Questions and Answers
Here are some Frequently Asked Questions about recording and audio problems:
Q: My sound file is too quiet, what is the problem and how do I fix it?
A: The wave is too small. Find a command in your editor called Normalize. In Audacity, this is in the Effect menu. Do not check the box that says "Allow Clipping". The Normalize command simply increases the volume until the wave fits within the available space. It is not allowed to go above 0 dB, or it will cause unpleasant distortion of the voice.
If some parts of the recording are still too quiet, then the Normalize command wasn't enough to solve your problem. In this case, you need to use Compression. If you look at your recording, you will see that there are lots of spikes. Normalize can only increase the volume to the extent that the spikes are still within maximum possible volume, so the quiet bits don't get amplified enough. Compression evens this out. See this page on how to use compression.
Q: How do I know if my volume is high enough?
We look for an overall volume of between 87 and 91 dB, ideally 89 dB. There are a number of ways to check your volume:
- 1. The ReplayGain plug-in for Audacity
This plug-in enables you to check the volume of your recording within Audacity. It shows the amount of amplification or de-amplification required to bring your overall volume to 89 dB.
Download ReplayGain.ny from the Audacity website and save the file to your computer - your desktop or somewhere where you can easily find it.
Now browse to the folder in which Audacity is installed (on my Windows 7 machine, it's in C:\Program Files (x86)\Audacity) and then open the Plug-Ins folder.
Drag the file you saved into the Plug-Ins folder.
* For Audacity versions from 2.1.1 ONLY: Click Analyze and choose Manage. Enable ReplayGain.
When next you start up Audacity, you will be able to select the whole recording (Ctrl+A on Windows), then go to Effect > ReplayGain.
If you choose Analyze from the drop-down menu it'll tell you how much to amplify your file to get to about 89 dB. e.g.
-2.3 dB indicates that you should amplify by -2.3 dB.
3.5 dB indicates that you should amplify by +3.5 dB.
If you choose Normalize from the drop-down menu, Audacity will amplify it for you, providing it doesn't cause clipping.
- 2. MP3Gain for Windows or MP3Gain Express for Mac: these are simple free programs which will tell you the decibel level of your MP3.
- 3. Our own Checker program: this requires Java to be installed on your computer. It has been reported that it does not work on the latest version of MacOS.
Recording is Off-centre
Q: My whole recording is not centred on the middle line. Does it matter? And if it does, how do I fix it?
This is something called DC Offset. And yes, it does matter. Firstly, if you try to edit your recording, it will make nasty clicks. Secondly, if you try to amplify your recording, you will not be able to amplify it to the maximum volume.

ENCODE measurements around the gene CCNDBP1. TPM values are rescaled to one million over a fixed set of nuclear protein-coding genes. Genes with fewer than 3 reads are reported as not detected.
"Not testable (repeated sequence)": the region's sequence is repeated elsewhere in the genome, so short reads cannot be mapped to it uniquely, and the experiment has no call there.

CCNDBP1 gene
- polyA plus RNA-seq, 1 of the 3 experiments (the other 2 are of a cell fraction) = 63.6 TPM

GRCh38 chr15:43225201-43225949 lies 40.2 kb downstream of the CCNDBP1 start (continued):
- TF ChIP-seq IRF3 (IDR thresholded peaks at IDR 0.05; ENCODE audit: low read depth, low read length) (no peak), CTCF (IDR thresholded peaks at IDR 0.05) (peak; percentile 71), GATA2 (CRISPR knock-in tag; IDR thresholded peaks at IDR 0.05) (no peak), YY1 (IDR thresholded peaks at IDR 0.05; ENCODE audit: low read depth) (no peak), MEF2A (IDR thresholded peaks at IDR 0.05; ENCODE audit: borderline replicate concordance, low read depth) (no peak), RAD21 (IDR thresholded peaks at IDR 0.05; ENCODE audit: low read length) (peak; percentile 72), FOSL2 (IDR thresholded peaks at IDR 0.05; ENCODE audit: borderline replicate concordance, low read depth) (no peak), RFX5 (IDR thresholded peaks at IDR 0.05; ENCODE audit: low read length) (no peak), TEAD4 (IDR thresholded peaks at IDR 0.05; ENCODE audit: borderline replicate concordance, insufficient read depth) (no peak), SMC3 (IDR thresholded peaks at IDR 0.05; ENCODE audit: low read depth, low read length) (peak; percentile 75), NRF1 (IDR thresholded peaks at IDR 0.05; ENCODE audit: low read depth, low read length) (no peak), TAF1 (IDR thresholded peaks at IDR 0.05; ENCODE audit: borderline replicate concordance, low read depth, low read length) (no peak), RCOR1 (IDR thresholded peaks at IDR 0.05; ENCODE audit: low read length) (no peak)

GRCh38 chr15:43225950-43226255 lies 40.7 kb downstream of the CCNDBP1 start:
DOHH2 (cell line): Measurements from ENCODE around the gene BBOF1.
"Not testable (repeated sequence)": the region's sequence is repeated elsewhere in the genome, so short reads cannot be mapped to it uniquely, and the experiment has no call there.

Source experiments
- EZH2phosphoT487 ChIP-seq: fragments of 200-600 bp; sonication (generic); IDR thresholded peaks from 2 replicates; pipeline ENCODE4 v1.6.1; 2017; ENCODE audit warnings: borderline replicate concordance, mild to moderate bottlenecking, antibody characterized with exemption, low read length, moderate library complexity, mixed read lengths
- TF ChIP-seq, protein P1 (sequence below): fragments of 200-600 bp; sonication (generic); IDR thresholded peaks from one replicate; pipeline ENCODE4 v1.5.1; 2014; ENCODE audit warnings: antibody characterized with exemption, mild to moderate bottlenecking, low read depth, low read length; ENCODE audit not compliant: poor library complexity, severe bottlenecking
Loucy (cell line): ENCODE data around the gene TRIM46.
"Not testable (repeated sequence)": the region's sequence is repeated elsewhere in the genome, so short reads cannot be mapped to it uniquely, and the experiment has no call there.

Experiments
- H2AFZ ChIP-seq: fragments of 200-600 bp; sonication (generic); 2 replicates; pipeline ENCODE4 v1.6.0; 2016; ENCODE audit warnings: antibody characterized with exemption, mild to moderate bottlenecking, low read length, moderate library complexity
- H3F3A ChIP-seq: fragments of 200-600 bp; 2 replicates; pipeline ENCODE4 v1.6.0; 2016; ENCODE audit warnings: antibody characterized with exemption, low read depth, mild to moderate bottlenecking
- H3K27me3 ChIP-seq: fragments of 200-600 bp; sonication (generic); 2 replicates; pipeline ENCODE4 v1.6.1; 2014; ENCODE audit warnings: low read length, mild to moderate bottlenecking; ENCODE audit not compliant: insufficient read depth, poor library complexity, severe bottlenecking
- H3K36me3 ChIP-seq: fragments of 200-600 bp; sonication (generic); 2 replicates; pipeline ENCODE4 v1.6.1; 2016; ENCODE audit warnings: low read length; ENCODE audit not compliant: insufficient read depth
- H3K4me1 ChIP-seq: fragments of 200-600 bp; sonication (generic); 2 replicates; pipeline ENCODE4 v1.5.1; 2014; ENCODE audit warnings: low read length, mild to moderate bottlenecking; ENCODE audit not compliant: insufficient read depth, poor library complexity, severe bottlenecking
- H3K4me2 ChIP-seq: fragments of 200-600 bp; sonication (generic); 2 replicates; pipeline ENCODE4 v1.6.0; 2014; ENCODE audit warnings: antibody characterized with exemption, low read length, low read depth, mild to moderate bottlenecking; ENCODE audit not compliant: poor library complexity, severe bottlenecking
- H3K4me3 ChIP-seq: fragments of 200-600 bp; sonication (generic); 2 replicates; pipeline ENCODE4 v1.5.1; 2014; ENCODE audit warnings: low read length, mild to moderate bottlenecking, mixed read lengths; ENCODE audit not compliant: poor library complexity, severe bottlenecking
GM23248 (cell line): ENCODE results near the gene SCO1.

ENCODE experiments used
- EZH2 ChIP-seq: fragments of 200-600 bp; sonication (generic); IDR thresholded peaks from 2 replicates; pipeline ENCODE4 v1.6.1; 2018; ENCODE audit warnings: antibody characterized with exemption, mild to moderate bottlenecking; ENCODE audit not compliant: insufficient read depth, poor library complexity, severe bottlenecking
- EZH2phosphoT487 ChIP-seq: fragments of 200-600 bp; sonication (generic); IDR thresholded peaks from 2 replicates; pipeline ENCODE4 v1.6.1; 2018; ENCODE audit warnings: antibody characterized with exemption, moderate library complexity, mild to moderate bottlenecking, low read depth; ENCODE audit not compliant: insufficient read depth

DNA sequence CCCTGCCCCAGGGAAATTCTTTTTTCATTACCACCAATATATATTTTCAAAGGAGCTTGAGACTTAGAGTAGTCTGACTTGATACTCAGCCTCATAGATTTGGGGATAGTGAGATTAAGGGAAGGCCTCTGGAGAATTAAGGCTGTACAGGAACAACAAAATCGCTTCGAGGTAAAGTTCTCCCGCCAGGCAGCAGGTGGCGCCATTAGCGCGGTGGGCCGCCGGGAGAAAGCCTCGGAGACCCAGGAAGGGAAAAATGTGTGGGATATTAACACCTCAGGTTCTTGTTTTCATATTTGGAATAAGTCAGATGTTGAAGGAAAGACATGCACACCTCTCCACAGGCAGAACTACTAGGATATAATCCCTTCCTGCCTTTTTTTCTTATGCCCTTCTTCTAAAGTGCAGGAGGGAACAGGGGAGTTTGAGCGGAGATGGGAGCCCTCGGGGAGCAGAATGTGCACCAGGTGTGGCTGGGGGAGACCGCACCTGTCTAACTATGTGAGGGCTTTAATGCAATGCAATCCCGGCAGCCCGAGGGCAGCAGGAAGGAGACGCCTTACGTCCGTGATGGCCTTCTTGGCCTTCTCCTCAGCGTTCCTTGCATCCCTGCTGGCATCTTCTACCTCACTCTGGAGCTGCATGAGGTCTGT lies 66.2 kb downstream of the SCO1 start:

It is very easy to fix, and if your system suffers from this problem, you need to remember to fix every recording you make before editing, amplifying or uploading.
Simply Select All (Ctrl+A), Click Effect | Normalize, and check the "Remove DC Offset" box only. You will see the whole recording jump back to the centre horizontal line, and you can now edit and amplify successfully.
Here's a more detailed explanation of DC Offset:
The central horizontal line is where the signal should be when you are not saying anything. It signifies a level of 'minus infinity dB'. If your system is generating DC Offset, the signal, when at rest, is a few bits off 'minus infinity'. Every bit means 6 dB, so just a few bits can mean a lot of decibels off the headroom of your system.
There are some sound cards (and audio chips in some computers with on-board sound) that introduce DC offset and there's nothing you can do to stop that. If the signal never goes to the proper rest position, then the speakers playing that audio will also never go to their rest position. DC Offset prevents the audio being normalized to maximum volume, and may even introduce artifacts into the audio, so always remember to Normalize if you have this problem.
DC Offset is not the same as your recording being asymmetrical. The peaks above and below the line on an asymmetrical recording are not the same size, and this is perfectly normal and harmless. It tends to happen most with deeper voices.
There are many effective ways of removing background noise once you have got it, but of course, it is better if you can avoid the noise in the first place. Noise Prevention will give you some tips to help you make cleaner recordings and save you a lot of bother.
However, if you have taken all those steps and you still have annoying background noise, here are some ideas:
Q: I can use compressor but it brings up the quiet parts so that the background noise is now at an unacceptable level, how can I fix this?
A: A gate/expander may help. Gates are like compressors, but instead of pulling down the loudest bits they pull down the quietest bits so a gate can push the background back to the background. Read how to use a gate here.
Q: My recording sounds nice but I can hear the computer cooling fan in the background.
Q: There is a humming sound all across my recording. Is it scrap or can I fix it?
A: This is probably what we call mains hum. Mains supply in America is alternating current at 60 Hertz; in Europe it's 50 hertz. If the mains induces interference in your recorded signal, then it's at mains frequency and sometimes at the first harmonic of 100 or 120 hertz. See Equalisation (EQ) and mains hum removal for a perfect fix.
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